Financially, mutual fund investors better off than most people, poll says


It shouldn't come as a surprise, but those who own mutual funds are financially better off than most people. Not because their funds do so well, but because they have the disposable income to buy them in the first place.

A new survey by the Investment Company Institute, the fund industry trade group, found that mutual fund shareholders have a median household income of about $60,000 -- not bad considering that Census figures show that only 16.5 percent of American households have incomes in the $50,000 to $75,000 range.

The survey did not include those who own mutual funds through 401(k) plans. But Gerald O'Connor, research director for Access Research, a Connecticut pension consulting service, found that the same characteristics held for 401(k) plan participants as well as fund investors: the same general age, a slightly lower median income, but the same number of two-income households, 76 percent. "As a rule, they are typically more well off than the general work force," he said.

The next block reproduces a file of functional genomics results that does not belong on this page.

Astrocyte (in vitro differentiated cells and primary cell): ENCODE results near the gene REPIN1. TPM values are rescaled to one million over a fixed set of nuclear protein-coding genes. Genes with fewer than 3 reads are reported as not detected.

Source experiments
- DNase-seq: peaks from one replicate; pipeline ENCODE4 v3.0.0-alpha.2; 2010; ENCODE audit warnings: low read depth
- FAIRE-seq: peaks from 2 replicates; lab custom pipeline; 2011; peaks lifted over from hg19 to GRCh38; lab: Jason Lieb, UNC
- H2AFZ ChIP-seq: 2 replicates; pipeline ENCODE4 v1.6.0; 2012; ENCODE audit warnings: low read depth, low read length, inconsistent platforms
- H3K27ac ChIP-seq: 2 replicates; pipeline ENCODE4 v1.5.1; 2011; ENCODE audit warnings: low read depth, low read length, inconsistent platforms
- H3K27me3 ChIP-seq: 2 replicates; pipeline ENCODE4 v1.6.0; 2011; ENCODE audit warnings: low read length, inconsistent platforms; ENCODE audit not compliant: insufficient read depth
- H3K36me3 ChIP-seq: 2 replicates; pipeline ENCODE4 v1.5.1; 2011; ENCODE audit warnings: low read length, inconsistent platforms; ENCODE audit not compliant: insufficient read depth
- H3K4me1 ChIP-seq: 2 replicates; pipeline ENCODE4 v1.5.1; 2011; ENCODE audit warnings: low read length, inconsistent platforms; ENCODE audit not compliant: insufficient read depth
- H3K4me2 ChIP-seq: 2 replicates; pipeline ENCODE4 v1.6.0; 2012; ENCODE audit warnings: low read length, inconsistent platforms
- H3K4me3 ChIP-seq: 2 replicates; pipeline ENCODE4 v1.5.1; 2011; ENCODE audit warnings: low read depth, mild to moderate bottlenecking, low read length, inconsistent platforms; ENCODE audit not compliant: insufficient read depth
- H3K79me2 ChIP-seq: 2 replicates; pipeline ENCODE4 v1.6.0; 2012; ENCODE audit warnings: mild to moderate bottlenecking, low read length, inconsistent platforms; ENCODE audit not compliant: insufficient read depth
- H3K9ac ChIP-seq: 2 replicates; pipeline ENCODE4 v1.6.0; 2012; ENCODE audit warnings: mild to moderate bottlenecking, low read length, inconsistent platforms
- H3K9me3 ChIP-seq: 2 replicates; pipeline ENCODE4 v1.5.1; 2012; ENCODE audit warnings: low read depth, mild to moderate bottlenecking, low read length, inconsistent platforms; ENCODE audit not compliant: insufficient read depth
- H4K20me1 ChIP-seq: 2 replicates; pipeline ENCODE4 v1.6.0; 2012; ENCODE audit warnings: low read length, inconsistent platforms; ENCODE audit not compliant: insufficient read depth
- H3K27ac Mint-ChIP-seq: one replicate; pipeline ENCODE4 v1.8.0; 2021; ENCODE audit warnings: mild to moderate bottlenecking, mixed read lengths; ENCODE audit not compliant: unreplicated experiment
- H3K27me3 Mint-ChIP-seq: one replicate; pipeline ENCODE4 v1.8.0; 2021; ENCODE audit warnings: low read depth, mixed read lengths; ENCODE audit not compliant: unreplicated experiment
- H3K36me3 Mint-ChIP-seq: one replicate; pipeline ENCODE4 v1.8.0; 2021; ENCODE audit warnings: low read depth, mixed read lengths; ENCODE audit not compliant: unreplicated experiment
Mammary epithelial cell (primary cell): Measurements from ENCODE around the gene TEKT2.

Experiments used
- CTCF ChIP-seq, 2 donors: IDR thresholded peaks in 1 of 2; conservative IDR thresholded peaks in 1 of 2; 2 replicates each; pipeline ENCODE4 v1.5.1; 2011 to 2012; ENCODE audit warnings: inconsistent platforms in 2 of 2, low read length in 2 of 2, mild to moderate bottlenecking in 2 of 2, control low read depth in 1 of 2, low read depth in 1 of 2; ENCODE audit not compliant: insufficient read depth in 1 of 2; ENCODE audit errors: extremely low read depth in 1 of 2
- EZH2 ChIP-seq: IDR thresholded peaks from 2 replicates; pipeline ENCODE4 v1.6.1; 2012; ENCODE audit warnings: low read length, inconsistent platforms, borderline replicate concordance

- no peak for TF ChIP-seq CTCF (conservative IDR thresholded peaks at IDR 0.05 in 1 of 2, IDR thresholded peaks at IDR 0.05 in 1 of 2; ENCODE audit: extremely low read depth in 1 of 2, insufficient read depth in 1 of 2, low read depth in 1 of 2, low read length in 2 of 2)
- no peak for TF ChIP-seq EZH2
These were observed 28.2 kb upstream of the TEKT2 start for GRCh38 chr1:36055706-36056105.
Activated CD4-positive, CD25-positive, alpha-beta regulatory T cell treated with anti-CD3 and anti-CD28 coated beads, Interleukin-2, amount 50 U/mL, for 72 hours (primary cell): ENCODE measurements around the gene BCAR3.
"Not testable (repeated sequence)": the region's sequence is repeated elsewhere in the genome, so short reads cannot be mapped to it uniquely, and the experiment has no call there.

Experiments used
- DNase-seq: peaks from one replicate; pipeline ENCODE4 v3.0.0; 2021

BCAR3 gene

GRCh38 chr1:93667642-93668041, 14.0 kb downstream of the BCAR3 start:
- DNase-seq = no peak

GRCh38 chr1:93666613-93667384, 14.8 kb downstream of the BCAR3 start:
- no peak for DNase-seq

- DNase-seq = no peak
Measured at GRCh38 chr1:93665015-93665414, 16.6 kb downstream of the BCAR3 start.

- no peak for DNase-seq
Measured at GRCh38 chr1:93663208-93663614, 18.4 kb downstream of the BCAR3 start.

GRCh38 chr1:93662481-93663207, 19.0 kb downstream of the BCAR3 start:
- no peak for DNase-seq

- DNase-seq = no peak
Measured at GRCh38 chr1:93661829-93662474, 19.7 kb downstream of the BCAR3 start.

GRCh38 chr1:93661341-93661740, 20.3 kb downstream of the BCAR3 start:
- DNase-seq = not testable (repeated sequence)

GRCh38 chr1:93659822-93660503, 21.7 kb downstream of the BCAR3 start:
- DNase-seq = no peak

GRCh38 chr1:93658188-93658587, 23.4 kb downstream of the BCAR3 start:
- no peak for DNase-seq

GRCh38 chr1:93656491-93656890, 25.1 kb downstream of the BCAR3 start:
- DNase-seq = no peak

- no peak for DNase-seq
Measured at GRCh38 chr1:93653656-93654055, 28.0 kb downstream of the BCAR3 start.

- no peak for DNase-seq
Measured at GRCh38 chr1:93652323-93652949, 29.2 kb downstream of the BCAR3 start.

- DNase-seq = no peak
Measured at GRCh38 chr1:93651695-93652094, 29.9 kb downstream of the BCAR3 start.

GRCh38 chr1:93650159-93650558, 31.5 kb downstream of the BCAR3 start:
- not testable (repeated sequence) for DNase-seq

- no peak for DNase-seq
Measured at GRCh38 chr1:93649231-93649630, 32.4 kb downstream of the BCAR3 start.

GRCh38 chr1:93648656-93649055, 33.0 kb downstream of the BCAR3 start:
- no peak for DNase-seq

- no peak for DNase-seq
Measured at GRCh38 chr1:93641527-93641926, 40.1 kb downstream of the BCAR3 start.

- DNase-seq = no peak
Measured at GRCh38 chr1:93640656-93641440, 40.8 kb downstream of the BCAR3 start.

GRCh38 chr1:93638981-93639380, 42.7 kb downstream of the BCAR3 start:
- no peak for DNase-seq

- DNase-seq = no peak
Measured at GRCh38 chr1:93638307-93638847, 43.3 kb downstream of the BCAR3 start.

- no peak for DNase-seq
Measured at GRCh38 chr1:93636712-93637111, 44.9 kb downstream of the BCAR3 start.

One finding that was somewhat surprising, said Sandy West, the institute's director of marketing and policy research, was that Generation X, the 18- to 30-year-olds, had more of their assets invested in mutual funds than did the older, more affluent Baby Boomers: 38 percent to 27 percent.

Not surprisingly, risk aversion is high, though how investors defined risk is unclear beyond a recognition that they could lose money in mutual funds. So, 49 percent of the investors said they were willing to take only average risk for average gain, and 16 percent wanted no risk at all.

But what "risk" means is subjective. "One person can think an aggressive growth fund isn't risky. Another can consider a 10-year bond fund too much risk," said Steve Savage, editor of the Value Line Mutual Funds Survey.

Pub Date: 8/18/96

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